Student Work

  • Fashion Studies (MA)

    Neil Wu

    Beyond the Looking Glass: Curating and Exhibiting Fashion History in China

    With the force of technology and social media, the increase in global fashion interest is mirrored in the uptick in fashion exhibitions appearing in museums. Defining Chinese fashion and the unfolding of fashion curation in China helps us to understand history and museum practice in the today's interconnected world. The boundary between the West and the East is becoming obscured as exchanges and communications increase on political, economic, social and cultural levels. As a result, the notions of “fashion,” “dress,” and “costume” are brought beyond the looking glass and take on a global perspective of how Chinese fashion history may be interpreted.

    Numerous museums in China boast extensive collections of well-preserved historical dress, ethnic costumes, and textiles. At the moment, these museums are facing multiple challenges and opportunities, as fashion museology is taking precedence over dress museology. The study determines the extent to which the sartorial choices of Chinese men and women through different historical periods have been shaped by political, social and cultural factors as well as international influences of Western aesthetics. It compares and contrasts how historical and modern Chinese fashion has been interpreted through costume displays and exhibitions in Chinese museums and in the West, specifically New York, since the late twentieth century. It also examines how Western fashion has been shown in China in recent years, and how national history and identity have been conserved through the medium of fashion in Asia.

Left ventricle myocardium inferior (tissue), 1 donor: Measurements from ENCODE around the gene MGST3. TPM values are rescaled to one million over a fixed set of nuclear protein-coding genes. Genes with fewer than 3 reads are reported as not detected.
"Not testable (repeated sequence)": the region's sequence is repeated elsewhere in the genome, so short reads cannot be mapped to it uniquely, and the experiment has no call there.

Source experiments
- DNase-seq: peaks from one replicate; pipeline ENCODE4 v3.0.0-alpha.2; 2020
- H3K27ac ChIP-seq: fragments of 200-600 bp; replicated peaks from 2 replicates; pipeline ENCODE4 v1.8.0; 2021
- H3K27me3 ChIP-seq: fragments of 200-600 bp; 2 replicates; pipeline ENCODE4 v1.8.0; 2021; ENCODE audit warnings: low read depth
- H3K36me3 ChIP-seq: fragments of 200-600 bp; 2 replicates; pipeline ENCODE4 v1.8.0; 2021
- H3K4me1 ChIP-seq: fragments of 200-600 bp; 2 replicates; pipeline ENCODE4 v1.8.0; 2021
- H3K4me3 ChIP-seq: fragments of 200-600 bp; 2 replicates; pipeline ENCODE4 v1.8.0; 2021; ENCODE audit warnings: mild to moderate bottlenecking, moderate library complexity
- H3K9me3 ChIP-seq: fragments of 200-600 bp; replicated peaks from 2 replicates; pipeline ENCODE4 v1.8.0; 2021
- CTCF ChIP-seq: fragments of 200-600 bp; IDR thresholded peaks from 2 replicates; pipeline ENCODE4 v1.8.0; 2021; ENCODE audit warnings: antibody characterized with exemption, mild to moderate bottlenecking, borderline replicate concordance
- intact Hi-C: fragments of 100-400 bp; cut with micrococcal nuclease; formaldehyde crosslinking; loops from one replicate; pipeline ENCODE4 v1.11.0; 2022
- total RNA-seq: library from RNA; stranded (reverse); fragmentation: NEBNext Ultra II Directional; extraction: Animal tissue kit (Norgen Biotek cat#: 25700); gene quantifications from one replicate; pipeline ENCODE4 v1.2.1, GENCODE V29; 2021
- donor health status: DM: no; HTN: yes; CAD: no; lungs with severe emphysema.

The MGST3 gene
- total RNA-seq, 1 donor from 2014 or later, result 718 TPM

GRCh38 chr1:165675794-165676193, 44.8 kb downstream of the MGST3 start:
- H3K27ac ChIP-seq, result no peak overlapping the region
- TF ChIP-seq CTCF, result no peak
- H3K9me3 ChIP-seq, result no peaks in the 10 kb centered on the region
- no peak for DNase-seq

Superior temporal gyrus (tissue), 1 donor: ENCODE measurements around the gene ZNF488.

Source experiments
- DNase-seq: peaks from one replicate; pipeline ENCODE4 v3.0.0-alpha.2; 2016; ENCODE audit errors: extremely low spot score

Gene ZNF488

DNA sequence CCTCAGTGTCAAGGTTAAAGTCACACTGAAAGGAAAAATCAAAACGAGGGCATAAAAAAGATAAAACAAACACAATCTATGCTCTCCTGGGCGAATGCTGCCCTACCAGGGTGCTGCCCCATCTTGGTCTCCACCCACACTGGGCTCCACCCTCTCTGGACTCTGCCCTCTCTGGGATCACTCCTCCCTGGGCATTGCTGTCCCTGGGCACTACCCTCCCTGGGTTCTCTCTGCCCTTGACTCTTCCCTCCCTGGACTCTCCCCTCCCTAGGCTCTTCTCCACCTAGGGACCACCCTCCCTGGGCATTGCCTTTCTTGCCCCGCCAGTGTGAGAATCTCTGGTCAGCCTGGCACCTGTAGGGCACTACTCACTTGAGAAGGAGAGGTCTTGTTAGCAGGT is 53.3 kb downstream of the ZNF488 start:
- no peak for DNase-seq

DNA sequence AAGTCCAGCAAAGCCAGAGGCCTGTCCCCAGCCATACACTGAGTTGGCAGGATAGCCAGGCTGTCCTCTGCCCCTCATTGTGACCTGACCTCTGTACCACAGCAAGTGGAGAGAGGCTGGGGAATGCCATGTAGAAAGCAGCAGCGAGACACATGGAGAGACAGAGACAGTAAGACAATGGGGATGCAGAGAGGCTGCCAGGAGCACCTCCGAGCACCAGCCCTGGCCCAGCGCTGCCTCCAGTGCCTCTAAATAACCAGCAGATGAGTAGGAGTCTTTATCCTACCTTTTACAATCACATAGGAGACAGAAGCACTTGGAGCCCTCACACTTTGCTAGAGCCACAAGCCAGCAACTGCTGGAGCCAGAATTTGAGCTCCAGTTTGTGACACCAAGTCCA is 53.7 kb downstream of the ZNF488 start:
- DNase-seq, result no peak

Previous studies have failed to comprehensively address Asian fashion curation practices; therefore, this study represents a contribution to the interdisciplinary field of fashion studies. It helps outline new practices of fashion curatorship, and formulate new theoretical approaches for more inclusive fashion museology. The most effective practices of curation will often combine theory and connoisseurship, or integrate materiality into abstract theory.